that reproduction is a step down from the original is not quite
    Ken Smith, Dec 26, 2003
  4. Well, first you are going to need a 2 to 4 color printing press...

    It is as hard (er, impossible) to get a photograph to look like a
    lithograph as it is to get a lithograph to look like a photograph.

    Lithography uses ink, available in all sorts of colors and all designed to
    be pleasing to the eye. Photography uses silver, available in a
    few (generally unpleasant) tints of black and a few toners that (generally)
    make things look worse.

    Duotones use multiple inks for filling in shadows, giving tints
    to highlights and midtones. Dark glazes are used for the shadows.

    The closest one can come at home is an ink jet printer. Epson (?) sells
    quadtone black and white inks. There have been articles in the Camera &
    Darkroom (or whatever it is called nowadays) on getting lithographic B&W
    out of an ink jet. I don't know of any inkjet glazes, though.

    Another approach is 'film proofing'. This goes by the trade
    names Dylux, Silverprint, Cromalin, Matchprint and a whole host of
    others. Here lithographic films (made up of dots) are made for each ink
    channel, as they would be made for burning the printing plates.
    In Dupont's Cromalin system, exposures are made on a sticky
    receiver and then dusted with an ink pigment. A new transparent receiver
    is laminated on for each ink. These are one-of-a-kind proofs and can
    run one into the kilobucks - but that is cheaper than loading plates
    on a press and finding out color and registration are all off. The
    surface appearance of proofs is pretty crummy -- the best one can get
    is a 'candy wrapper' effect, the worst is a cloudy saran-wrap look.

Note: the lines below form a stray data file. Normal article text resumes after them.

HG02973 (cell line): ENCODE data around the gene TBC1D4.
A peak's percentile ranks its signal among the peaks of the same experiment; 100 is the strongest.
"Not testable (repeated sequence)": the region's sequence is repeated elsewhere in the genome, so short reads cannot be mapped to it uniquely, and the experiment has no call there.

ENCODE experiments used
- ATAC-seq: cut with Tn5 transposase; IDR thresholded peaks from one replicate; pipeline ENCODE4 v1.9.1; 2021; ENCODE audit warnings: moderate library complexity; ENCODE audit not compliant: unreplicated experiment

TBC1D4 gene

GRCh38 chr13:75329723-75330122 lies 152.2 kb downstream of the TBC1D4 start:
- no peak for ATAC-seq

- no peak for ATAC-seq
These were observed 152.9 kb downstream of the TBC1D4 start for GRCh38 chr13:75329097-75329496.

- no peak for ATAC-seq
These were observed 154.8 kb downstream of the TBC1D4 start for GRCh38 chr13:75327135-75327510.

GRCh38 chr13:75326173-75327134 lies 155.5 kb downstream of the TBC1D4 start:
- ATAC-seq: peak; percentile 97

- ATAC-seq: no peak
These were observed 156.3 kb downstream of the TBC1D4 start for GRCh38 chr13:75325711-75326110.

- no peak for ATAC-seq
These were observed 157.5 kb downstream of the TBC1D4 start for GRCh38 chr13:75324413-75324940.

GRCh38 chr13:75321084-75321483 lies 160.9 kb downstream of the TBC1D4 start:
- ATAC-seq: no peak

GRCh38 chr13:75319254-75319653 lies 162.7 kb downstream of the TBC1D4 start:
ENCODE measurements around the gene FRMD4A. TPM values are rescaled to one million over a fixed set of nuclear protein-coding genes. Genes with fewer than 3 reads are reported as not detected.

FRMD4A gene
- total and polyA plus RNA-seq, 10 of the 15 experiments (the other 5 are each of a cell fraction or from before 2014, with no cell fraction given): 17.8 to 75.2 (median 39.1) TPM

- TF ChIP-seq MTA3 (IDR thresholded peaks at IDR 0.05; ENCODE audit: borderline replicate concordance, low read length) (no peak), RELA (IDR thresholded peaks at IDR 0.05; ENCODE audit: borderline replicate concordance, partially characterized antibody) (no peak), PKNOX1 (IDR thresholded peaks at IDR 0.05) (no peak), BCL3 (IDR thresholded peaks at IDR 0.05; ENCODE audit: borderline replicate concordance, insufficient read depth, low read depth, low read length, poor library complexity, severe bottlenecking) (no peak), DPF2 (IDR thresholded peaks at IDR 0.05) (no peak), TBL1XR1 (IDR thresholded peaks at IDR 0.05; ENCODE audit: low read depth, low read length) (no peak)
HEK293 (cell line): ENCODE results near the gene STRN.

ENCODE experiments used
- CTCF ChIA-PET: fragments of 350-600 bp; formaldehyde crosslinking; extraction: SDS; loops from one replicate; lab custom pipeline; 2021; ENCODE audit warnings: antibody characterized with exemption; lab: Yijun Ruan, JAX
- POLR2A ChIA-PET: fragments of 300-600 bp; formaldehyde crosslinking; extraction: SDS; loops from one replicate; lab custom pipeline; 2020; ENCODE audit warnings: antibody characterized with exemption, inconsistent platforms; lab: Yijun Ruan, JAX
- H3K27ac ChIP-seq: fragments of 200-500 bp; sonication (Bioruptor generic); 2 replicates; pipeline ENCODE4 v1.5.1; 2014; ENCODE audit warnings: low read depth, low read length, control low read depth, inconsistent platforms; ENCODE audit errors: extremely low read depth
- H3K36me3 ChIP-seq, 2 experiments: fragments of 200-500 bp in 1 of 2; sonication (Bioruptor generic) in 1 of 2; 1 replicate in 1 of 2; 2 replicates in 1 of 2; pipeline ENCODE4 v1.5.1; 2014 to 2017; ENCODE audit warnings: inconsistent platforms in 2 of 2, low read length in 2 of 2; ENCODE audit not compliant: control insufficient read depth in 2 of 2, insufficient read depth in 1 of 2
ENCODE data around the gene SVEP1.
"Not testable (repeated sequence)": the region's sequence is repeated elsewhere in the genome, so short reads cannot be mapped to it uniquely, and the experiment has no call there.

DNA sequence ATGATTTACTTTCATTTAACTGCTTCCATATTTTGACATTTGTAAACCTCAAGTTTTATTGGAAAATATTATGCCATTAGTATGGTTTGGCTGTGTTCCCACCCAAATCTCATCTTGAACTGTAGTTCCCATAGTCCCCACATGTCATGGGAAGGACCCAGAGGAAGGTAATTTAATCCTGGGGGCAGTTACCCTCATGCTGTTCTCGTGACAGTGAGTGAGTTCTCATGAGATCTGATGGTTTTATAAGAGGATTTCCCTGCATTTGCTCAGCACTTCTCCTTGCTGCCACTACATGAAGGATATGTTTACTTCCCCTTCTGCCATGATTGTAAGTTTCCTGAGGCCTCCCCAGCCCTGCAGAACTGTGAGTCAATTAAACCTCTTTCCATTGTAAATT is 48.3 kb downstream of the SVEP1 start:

Note that some colors, such as Kodak yellow, are not printable with
    standard CMYK printing inks. As an example, a separate color channel
    (and a 5-color press) are needed to print Kodak advertisements.
    The same is true of many trademark colors. A color proofing system
    can accurately show such inks as any pigment can be used for dusting
    the receivers.

    I have not seen anyone using color proofing as an artistic medium.
    They all produce pretty much indistinguishable results. The secret
    isn't in the brand of developer or film. There is no secret.
    Paul Strand felt the lithographic reproductions of his photos
    are superior to the silver print. He spent most of his energy
    overseeing the printing of his books, to the extent it became
    almost impossible to find a printer who would work with him.

    I have some of A.A.'s prints and some of his books. It is interesting
    to compare the two images: silver and lithography. The lithograph
    always looks much better to my eye. The printing process allows
    extra attention to shadow and highlight detail. Additionally, the care
    spent on making an original print for reproduction is greater